Bibliographic References

Fredrick, D. (1995). Beyond the Atrium to Ariadne: Erotic Painting and Visual Pleasure in the Roman House. Classical Antiquity, 14(2), 266–288. https://doi.org/10.2307/25011023


Fresco Painting. (1861). The Crayon, 8(1), 15–18. http://www.jstor.org/stable/25528178


Fresco Painting (Continued). (1861). The Crayon, 8(2), 38–41. http://www.jstor.org/stable/25528192


Gealt, A. M. (1989). Fresco Painting. In J. R. Strayer (Ed.), Dictionary of the Middle Ages. Charles Scribner's Sons. https://link-gale-com.ezproxy.bpl.org/apps/doc/BT2353201174/WHIC?u=mlin_b_bpublic&sid=bookmark-WHIC&xid=33d6d2c5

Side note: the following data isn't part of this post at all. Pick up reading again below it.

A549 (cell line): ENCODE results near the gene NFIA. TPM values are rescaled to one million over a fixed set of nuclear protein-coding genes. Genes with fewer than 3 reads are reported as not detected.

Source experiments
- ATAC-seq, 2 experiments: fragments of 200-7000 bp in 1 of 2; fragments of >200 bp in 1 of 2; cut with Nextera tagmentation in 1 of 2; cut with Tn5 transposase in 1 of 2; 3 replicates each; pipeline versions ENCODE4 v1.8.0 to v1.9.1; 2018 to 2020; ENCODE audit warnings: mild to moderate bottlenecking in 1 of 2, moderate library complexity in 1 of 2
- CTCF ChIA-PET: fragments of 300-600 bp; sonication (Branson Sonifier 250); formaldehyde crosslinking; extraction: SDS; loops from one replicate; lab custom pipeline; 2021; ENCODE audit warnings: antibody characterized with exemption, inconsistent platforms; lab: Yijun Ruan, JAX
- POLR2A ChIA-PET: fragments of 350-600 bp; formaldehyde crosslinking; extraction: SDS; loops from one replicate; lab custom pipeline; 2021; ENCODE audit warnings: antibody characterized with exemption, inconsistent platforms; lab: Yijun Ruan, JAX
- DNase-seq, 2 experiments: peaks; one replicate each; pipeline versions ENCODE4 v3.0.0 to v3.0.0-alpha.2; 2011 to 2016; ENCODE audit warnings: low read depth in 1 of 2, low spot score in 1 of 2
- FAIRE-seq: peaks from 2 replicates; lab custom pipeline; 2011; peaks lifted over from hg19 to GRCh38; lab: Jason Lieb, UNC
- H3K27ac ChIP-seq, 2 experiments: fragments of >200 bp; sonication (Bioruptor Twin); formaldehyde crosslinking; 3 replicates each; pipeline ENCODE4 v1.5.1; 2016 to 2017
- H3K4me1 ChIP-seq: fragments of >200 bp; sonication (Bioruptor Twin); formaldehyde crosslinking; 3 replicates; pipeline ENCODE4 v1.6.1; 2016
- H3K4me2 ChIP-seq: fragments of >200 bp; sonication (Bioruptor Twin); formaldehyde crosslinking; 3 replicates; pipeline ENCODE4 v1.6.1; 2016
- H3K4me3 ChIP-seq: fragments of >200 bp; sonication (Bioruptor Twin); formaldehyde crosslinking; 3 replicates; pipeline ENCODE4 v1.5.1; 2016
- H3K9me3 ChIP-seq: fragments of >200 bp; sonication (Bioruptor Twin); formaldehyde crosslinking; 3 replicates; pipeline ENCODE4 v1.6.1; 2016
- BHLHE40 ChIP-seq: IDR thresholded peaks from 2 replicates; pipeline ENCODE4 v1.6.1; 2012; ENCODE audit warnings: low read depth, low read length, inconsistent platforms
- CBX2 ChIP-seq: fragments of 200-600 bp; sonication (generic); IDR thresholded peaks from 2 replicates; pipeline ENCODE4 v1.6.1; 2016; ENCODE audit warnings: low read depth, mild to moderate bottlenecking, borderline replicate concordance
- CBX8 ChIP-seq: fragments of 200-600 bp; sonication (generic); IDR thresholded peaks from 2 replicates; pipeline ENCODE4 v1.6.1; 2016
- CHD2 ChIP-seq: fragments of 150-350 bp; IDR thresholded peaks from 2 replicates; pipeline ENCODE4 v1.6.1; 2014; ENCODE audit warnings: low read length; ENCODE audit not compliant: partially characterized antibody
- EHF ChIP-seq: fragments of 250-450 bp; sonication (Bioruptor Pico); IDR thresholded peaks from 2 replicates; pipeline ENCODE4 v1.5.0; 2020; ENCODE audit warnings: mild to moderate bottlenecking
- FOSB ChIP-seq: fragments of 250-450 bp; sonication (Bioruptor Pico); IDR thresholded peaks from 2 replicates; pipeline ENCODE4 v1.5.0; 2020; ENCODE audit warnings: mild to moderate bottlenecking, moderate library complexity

Henig, M. (1994). A Handbook of Roman Art. Phaidon Press.


Painting in Rome and Pompeii. (1987). The Metropolitan Museum of Art Bulletin, 45(3), 3–16. https://doi.org/10.2307/3269139


Roman Painting. (2005). In E. I. Bleiberg, J. A. Evans, K. M. Figg, P. M. Soergel, & J. B. Friedman (Eds.), Arts and Humanities Through the Eras (Vol. 2, pp. 435-439). Gale. https://link-gale-com.ezproxy.bpl.org/apps/doc/CX3427400372/WHIC?u=mlin_b_bpublic&sid=bookmark-WHIC&xid=72e67de3


Silberberg-Peirce, S. (1993). The Muse Restored: Images of Women in Roman Painting. Woman’s Art Journal, 14(2), 28–36. https://doi.org/10.2307/1358447


Trimble, Jennifer F. (2002). Greek Myth, Gender, and Social Structure in a Roman House: Two Paintings of Achilles at Pompeii. Memoirs of the American Academy in Rome. Supplementary Volumes, 1, 225–248. https://doi.org/10.2307/4238453


Ward, J. (1909). Fresco Painting: Its Art and Technique, with Special Reference to the Buono and Spirit Fresco Methods.


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Kyra Nelson